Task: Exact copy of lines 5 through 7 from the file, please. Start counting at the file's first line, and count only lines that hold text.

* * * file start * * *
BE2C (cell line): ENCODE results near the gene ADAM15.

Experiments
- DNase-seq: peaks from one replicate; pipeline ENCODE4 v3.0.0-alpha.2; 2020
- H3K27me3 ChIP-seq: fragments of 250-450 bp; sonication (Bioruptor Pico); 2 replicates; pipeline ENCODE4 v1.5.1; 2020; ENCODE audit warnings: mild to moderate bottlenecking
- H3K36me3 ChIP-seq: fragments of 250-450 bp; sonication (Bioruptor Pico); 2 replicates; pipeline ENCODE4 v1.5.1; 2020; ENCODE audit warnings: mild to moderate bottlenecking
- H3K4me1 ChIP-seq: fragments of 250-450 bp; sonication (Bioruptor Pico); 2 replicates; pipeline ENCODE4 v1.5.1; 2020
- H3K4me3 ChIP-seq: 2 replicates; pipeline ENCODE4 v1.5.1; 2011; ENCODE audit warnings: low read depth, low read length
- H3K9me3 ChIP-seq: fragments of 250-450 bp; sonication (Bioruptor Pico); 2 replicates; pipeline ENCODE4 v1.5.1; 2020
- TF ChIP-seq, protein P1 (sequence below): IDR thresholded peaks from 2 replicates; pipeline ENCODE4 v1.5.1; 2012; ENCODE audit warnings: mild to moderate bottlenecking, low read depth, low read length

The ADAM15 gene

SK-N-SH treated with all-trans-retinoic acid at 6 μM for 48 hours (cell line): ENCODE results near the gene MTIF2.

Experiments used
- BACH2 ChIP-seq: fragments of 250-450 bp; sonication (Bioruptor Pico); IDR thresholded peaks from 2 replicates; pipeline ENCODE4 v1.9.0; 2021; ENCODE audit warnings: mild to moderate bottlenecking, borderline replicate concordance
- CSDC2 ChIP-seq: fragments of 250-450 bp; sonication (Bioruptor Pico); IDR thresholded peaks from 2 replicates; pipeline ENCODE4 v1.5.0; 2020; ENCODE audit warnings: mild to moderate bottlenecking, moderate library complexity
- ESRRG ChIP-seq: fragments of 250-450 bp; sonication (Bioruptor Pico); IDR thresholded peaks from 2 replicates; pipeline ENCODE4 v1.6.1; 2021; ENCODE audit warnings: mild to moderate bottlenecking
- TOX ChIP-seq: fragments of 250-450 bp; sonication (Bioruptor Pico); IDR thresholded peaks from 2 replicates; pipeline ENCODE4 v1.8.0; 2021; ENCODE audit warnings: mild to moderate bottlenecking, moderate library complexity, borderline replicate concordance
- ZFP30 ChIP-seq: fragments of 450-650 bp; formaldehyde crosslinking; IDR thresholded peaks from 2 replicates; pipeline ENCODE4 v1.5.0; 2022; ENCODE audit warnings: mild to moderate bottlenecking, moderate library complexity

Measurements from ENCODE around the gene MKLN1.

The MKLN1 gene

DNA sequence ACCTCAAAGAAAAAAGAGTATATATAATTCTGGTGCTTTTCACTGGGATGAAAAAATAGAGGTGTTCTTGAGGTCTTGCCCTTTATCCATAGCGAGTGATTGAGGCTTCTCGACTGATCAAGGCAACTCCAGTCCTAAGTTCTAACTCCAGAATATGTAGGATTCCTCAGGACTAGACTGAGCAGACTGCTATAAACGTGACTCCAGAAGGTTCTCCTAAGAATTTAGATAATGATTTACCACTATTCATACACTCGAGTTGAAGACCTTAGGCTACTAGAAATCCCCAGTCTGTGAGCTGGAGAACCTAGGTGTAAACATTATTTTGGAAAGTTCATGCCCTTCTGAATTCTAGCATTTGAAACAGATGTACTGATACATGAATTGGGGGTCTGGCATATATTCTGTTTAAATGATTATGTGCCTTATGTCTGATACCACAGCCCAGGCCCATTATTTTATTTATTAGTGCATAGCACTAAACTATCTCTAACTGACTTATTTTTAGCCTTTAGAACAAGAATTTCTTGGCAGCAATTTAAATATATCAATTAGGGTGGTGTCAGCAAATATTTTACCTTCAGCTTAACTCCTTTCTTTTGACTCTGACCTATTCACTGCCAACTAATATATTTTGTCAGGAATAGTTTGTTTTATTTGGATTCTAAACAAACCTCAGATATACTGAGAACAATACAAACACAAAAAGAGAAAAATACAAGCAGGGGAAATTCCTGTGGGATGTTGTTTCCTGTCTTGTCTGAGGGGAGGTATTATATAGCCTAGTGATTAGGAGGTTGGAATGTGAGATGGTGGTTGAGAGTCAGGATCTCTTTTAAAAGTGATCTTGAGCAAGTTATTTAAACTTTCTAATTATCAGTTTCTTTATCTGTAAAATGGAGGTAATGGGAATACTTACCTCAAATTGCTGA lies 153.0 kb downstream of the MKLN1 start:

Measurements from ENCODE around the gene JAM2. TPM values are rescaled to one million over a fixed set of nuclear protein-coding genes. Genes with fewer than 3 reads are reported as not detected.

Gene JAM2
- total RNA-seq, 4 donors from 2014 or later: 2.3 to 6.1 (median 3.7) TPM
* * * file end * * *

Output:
- H3K36me3 ChIP-seq: fragments of 250-450 bp; sonication (Bioruptor Pico); 2 replicates; pipeline ENCODE4 v1.5.1; 2020; ENCODE audit warnings: mild to moderate bottlenecking
- H3K4me1 ChIP-seq: fragments of 250-450 bp; sonication (Bioruptor Pico); 2 replicates; pipeline ENCODE4 v1.5.1; 2020
- H3K4me3 ChIP-seq: 2 replicates; pipeline ENCODE4 v1.5.1; 2011; ENCODE audit warnings: low read depth, low read length